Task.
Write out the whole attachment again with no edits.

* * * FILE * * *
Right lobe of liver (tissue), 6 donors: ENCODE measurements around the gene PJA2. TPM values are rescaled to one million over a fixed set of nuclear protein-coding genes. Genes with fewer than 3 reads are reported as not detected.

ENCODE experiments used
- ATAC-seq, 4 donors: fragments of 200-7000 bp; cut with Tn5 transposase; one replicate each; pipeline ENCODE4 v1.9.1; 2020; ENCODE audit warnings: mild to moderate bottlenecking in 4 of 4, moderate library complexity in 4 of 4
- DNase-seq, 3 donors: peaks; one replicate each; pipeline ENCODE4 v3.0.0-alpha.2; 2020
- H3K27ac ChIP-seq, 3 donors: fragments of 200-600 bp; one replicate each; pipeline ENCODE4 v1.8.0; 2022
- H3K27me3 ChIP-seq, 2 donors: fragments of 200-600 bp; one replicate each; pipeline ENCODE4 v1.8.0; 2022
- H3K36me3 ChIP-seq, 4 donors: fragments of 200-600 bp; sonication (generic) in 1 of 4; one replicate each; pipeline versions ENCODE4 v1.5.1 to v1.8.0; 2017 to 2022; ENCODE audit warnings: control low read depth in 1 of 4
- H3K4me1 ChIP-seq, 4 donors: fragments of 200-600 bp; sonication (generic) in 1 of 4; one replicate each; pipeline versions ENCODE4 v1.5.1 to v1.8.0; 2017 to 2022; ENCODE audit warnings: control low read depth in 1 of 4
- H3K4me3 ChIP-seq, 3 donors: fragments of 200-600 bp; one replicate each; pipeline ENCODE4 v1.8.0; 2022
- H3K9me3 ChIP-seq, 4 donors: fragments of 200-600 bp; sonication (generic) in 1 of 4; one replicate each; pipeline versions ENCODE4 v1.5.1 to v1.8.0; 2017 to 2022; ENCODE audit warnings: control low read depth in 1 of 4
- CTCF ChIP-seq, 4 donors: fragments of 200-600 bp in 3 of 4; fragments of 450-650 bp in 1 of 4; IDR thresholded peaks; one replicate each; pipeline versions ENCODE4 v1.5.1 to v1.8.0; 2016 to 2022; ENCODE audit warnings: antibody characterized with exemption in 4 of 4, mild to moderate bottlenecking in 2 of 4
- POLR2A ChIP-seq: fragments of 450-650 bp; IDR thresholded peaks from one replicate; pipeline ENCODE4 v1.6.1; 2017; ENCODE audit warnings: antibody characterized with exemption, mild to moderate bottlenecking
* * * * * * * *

Right lobe of liver (tissue), 6 donors: ENCODE measurements around the gene PJA2. TPM values are rescaled to one million over a fixed set of nuclear protein-coding genes. Genes with fewer than 3 reads are reported as not detected.

ENCODE experiments used
- ATAC-seq, 4 donors: fragments of 200-7000 bp; cut with Tn5 transposase; one replicate each; pipeline ENCODE4 v1.9.1; 2020; ENCODE audit warnings: mild to moderate bottlenecking in 4 of 4, moderate library complexity in 4 of 4
- DNase-seq, 3 donors: peaks; one replicate each; pipeline ENCODE4 v3.0.0-alpha.2; 2020
- H3K27ac ChIP-seq, 3 donors: fragments of 200-600 bp; one replicate each; pipeline ENCODE4 v1.8.0; 2022
- H3K27me3 ChIP-seq, 2 donors: fragments of 200-600 bp; one replicate each; pipeline ENCODE4 v1.8.0; 2022
- H3K36me3 ChIP-seq, 4 donors: fragments of 200-600 bp; sonication (generic) in 1 of 4; one replicate each; pipeline versions ENCODE4 v1.5.1 to v1.8.0; 2017 to 2022; ENCODE audit warnings: control low read depth in 1 of 4
- H3K4me1 ChIP-seq, 4 donors: fragments of 200-600 bp; sonication (generic) in 1 of 4; one replicate each; pipeline versions ENCODE4 v1.5.1 to v1.8.0; 2017 to 2022; ENCODE audit warnings: control low read depth in 1 of 4
- H3K4me3 ChIP-seq, 3 donors: fragments of 200-600 bp; one replicate each; pipeline ENCODE4 v1.8.0; 2022
- H3K9me3 ChIP-seq, 4 donors: fragments of 200-600 bp; sonication (generic) in 1 of 4; one replicate each; pipeline versions ENCODE4 v1.5.1 to v1.8.0; 2017 to 2022; ENCODE audit warnings: control low read depth in 1 of 4
- CTCF ChIP-seq, 4 donors: fragments of 200-600 bp in 3 of 4; fragments of 450-650 bp in 1 of 4; IDR thresholded peaks; one replicate each; pipeline versions ENCODE4 v1.5.1 to v1.8.0; 2016 to 2022; ENCODE audit warnings: antibody characterized with exemption in 4 of 4, mild to moderate bottlenecking in 2 of 4
- POLR2A ChIP-seq: fragments of 450-650 bp; IDR thresholded peaks from one replicate; pipeline ENCODE4 v1.6.1; 2017; ENCODE audit warnings: antibody characterized with exemption, mild to moderate bottlenecking